Aerial Pesticides May Increase Risk of Autism: Study
Children living in areas that are commonly sprayed with pesticides aerially may be more likely to develop autism and other similar developmental delays, according to the findings of new research.
In a study that will be presented this weekend at the Pediatric Academic Societies annual meeting in Baltimore, researchers from Penn State Milton S. Hershey Medical Center in Pennsylvania indicate that children living in an area of New York that used aerial pesticides were 25% more likely to be diagnosed with autism.
While the findings have not yet been published in a peer-reviewed journal, the study highlights concerns about the side effects of pesticides sprayed by airplanes throughout the U.S.
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Researchers focused on the number of children with autism, and similar developmental delay disorders, which were treated at pediatric clinics in two New York state areas. Eight zip codes within a swampy area were regularly sprayed by plane with pyrethroid pesticides to control mosquitoes. Another 16 zip codes used different methods to apply pesticides, such as using hoses or manually spreading granules.
Children living in the area of New York state that were exposed to aerial pesticides had a higher rate of autism than children in the neighboring areas.
The particular swampy region of central New York, much like other areas across the country, use pyrethroid aerial spraying to spray for mosquitoes to help prevent potentially severe mosquito-borne diseases, such as West Nike virus.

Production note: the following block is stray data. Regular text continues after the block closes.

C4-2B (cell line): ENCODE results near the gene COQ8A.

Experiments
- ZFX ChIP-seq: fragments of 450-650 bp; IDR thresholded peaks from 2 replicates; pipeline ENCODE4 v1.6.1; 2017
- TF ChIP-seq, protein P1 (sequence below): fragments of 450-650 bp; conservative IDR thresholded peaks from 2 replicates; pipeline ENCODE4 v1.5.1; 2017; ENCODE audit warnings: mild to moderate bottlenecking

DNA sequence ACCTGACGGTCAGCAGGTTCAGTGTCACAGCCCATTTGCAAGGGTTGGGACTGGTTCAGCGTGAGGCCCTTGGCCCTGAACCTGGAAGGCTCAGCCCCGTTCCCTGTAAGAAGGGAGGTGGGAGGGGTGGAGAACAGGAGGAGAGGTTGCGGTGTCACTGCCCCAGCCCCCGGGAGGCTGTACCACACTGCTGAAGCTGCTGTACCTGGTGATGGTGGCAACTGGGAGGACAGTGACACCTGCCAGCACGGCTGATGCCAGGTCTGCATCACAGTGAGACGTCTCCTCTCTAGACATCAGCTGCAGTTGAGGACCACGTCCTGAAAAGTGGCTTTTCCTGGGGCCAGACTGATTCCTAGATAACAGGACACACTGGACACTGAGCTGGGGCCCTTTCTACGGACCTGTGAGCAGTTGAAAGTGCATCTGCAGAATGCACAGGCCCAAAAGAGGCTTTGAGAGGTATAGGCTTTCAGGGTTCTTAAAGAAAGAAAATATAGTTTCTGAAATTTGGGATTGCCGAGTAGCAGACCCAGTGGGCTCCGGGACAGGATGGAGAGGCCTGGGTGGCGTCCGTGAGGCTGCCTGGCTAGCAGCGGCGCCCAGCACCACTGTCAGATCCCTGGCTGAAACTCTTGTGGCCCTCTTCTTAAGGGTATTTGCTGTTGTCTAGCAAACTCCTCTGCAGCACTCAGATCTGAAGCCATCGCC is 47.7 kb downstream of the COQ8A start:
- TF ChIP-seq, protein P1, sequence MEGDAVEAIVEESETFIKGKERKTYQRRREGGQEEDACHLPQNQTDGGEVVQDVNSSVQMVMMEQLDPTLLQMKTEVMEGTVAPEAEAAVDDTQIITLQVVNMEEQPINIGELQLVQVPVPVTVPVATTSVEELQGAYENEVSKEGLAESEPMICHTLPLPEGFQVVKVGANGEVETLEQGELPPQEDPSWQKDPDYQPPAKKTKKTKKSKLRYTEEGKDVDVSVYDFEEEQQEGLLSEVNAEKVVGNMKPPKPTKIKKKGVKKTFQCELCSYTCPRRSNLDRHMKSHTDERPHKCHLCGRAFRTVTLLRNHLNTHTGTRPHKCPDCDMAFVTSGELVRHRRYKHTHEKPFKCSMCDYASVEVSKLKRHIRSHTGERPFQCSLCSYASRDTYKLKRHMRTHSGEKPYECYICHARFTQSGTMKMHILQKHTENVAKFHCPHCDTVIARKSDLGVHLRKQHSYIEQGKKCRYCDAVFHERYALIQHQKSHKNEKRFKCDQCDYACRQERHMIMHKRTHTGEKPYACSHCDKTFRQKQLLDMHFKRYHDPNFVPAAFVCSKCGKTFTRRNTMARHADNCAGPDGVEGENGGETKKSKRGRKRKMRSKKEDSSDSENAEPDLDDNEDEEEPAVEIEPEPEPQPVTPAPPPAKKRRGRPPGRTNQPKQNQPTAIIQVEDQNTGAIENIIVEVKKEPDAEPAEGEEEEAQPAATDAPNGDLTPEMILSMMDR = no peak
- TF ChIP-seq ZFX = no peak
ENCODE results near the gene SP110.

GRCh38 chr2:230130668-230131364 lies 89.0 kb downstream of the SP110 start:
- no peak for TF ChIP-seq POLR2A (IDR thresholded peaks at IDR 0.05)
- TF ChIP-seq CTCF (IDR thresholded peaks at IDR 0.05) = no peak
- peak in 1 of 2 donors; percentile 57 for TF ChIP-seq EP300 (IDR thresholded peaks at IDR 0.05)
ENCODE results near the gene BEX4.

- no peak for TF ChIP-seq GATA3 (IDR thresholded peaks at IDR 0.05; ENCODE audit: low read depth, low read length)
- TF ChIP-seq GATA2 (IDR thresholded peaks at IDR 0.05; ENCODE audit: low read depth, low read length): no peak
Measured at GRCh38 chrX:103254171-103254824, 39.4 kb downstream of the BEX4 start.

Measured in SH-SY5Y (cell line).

In the area with aerial spraying, one in 120 children was diagnosed with autism spectrum disorder (ASD), compared to one in 172 children in areas without aerial spraying.
After researchers accounted for factors like poverty levels and preterm birth rates the children in the zip codes with aerial spraying were still 25% more likely to have been diagnosed with an ASD compared to children in the other areas.
Researchers emphasized that more research is needed, and noted that the findings do not prove pyrethroid pesticides cause autism, but do suggest a link between the two. One signifigant limitation to the study is that it was unclear if the children’s mothers lived in those zip codes during pregnancy or only during their children’s childhood.
In another study published in the journal Environmental Health Perspectives in 2014, similar concerns about the link between pesticides and autism were raised, finding that pregnant women who lived near fields treated with pyrethroids were 60 percent more likely to have children who developed autism than women who did not live near pyrethroid treated areas.
Many health experts speculate that if pesticide exposure contributes to autism risk, it would most likely be during fetal development, but there is no conclusive evidence yet to support that hypothesis.
Other research has found a number of genes associated with autism risk and children with affected older siblings have a higher risk of also developing ASD.
Genes may make some children more vulnerable to autism, but the mechanism that interacts with gene expression may require the child to also be exposed to other certain environmental factors, such as pesticides or pollution, during critical windows of early brain development for the disorder to emerge.
Another 2014 study concluded children exposed to air pollution have a higher risk of developing autism and other neurological disorders.
The CDC estimates one in 68 children in the U.S. have been diagnosed with autism spectrum disorder, which includes developmental brain disorders that affect children’s behavior and ability to communicate and socialize. Symptoms include, problems with social interactions, inability to speak and focus, as well as repetitive behaviors.
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